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Amanda Knox returns home after four years
She says spending time with her family is a priority
Charges against Knox are overturned
Knox was convicted of murder and other charges in 2009
Amanda Knox will wake up at home in Seattle on Wednesday for the first time in four years as she enjoys her new-found freedom after an Italian appeals court threw out her murder conviction.
Knox and her family arrived on a British Airways flight Tuesday evening.
“I’m really overwhelmed right now,” said a tearful Knox, who arrived to cheering supporters at Seattle-Tacoma International Airport. “I was looking down from the airplane, and it seemed like everything wasn’t real.”
“What’s important for me to say is just thank you, to everyone who has believed in me, who has defended me, who has supported my family,” she said, her voice shaking. Being with her family, she said, is “the most important thing to me right now.”
“Thank you for being there for me,” she said.
Before beginning her remarks, Knox smiled and said, “They’re reminding me to speak in English, because I’m having problems with that.”
An Italian appeals court on Monday overturned Knox’s murder conviction in the 2007 death of her roommate, British student Meredith Kercher. Knox initially was sentenced to 26 years in prison.
Knox’s mother and stepfather, Edda and Curt Mellas, also thanked those who have supported their family, as well as the Italian attorneys who fought on her behalf.
“Meredith was Amanda’s friend,” said Philadelphia attorney Theodore Simon, who spoke at the news conference. Knox wants the Kercher family to be remembered, Simon said as Knox nodded and appeared to fight tears.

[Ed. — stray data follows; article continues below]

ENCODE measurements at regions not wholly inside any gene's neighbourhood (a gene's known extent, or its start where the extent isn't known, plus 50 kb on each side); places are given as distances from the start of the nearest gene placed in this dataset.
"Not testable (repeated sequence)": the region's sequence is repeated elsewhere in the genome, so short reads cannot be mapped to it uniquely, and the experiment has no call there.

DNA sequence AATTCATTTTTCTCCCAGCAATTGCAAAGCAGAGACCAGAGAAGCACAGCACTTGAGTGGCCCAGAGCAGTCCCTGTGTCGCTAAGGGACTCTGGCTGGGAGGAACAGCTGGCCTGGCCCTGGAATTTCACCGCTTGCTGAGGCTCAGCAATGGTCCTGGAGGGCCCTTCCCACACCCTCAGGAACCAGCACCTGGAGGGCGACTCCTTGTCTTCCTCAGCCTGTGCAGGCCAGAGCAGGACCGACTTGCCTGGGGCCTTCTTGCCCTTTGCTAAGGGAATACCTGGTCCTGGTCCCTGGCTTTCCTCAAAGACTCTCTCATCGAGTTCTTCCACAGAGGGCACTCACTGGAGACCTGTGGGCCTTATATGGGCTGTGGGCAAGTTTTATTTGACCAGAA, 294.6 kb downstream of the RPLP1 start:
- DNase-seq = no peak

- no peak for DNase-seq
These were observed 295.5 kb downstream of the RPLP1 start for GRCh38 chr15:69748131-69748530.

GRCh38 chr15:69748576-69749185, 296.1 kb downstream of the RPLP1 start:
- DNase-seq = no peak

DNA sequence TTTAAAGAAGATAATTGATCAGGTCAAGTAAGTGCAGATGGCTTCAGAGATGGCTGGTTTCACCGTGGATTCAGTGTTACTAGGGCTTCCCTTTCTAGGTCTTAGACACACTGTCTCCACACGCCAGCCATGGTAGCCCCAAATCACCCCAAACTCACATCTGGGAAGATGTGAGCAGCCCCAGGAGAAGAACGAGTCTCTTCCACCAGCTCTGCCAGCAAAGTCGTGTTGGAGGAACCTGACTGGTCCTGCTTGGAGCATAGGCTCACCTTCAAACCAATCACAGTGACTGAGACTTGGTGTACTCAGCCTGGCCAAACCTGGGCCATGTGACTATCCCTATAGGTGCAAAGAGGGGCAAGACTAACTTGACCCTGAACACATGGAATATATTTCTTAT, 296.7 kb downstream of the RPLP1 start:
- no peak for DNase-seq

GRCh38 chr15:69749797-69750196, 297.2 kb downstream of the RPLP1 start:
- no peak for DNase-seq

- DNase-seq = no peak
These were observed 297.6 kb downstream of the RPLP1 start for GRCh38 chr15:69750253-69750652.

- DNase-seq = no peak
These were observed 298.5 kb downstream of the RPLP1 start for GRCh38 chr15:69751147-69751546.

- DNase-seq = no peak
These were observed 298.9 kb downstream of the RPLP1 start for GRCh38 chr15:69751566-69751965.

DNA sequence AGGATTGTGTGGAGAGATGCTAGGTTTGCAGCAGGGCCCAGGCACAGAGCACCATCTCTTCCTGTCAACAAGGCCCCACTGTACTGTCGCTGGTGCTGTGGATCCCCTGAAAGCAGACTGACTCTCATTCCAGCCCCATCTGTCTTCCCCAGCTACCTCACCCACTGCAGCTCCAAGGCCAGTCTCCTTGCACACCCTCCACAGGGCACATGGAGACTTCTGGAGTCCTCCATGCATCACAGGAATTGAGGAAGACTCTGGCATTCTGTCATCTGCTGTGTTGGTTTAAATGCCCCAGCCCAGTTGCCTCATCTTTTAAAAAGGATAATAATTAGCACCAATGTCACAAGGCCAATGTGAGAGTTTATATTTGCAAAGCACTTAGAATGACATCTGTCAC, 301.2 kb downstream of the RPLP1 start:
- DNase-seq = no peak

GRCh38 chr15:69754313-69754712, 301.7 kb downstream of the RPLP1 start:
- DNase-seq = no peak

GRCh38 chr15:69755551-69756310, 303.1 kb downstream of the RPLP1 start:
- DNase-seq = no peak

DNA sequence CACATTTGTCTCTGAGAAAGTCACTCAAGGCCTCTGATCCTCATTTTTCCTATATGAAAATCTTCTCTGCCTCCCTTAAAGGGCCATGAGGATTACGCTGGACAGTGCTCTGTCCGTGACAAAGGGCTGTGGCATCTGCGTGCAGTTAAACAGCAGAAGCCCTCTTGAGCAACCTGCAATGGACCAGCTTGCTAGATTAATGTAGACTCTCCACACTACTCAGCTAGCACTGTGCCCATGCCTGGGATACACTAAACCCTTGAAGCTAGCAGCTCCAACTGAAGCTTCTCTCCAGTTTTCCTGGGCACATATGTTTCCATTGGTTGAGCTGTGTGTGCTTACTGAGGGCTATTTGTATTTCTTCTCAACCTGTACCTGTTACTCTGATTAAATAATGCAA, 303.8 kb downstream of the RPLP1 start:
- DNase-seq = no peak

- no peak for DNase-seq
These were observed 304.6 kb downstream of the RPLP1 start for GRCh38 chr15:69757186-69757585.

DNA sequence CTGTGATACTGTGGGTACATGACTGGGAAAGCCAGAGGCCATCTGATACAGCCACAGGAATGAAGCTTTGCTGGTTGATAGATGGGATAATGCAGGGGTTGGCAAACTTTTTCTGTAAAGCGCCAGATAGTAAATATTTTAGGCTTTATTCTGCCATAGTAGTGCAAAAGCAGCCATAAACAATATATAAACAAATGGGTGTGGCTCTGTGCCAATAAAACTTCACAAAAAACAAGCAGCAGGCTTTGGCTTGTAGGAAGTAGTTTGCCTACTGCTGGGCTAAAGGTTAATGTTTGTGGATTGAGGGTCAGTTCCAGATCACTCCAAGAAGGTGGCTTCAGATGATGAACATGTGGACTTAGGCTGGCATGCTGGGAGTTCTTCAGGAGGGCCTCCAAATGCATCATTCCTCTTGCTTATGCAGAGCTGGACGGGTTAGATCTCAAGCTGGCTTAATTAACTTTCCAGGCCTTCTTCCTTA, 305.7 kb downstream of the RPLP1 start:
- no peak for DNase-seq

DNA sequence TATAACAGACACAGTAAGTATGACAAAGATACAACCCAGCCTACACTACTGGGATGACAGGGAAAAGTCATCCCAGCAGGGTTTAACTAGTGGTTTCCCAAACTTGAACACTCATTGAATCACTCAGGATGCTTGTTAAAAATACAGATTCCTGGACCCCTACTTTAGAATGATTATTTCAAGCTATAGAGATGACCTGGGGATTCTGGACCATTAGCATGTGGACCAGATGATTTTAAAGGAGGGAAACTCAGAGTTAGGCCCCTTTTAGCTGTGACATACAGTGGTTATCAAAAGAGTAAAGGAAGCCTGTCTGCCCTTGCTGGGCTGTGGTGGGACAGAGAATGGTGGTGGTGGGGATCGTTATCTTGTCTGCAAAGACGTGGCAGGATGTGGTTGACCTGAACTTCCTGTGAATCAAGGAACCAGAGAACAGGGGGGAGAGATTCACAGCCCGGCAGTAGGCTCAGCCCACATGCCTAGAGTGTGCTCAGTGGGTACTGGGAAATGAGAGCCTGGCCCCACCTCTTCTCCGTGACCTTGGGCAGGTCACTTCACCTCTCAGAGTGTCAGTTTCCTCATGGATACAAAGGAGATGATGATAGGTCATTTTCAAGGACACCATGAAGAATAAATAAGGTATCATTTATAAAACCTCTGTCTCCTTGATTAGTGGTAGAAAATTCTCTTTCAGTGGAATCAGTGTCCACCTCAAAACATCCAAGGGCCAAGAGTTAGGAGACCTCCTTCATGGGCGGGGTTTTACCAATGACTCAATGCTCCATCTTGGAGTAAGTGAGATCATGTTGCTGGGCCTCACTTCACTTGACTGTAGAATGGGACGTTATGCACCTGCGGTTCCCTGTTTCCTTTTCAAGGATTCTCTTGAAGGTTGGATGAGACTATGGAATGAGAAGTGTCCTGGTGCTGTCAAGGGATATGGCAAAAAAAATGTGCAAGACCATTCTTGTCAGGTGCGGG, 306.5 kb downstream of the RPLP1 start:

Knox supporters in Seattle said they planned a rousing welcome.
“To Amanda herself, we say, ‘Way to go, kid,’ ” Tom Wright, founder of the group Friends of Amanda Knox, said Monday night.
Knox was convicted in 2009 of murder, sexual assault, possession of a weapon, interfering with a crime and theft. The jury cleared Knox of those charges, freeing her. The court also cleared her Italian ex-boyfriend Raffaele Sollecito.
But the jury Monday upheld her conviction on the charge of defamation against Patrick Lumumba, whom Knox accused of killing Kercher.
Lumumba was arrested, but released after his alibi checked out. He later sued Knox, winning 40,000 euros ($54,000) in damages. Knox was sentenced Monday to three years on the defamation charge, but received credit for the years she spent behind bars, her attorney said.
A third person, drifter Rudy Guede, was convicted separately of involvement in the killing and is serving 16 years. Defense teams for Knox and Sollecito have suggested Guede could have been the sole killer.
CNN’s Josh Levs and Sandra Endo contributed to this report.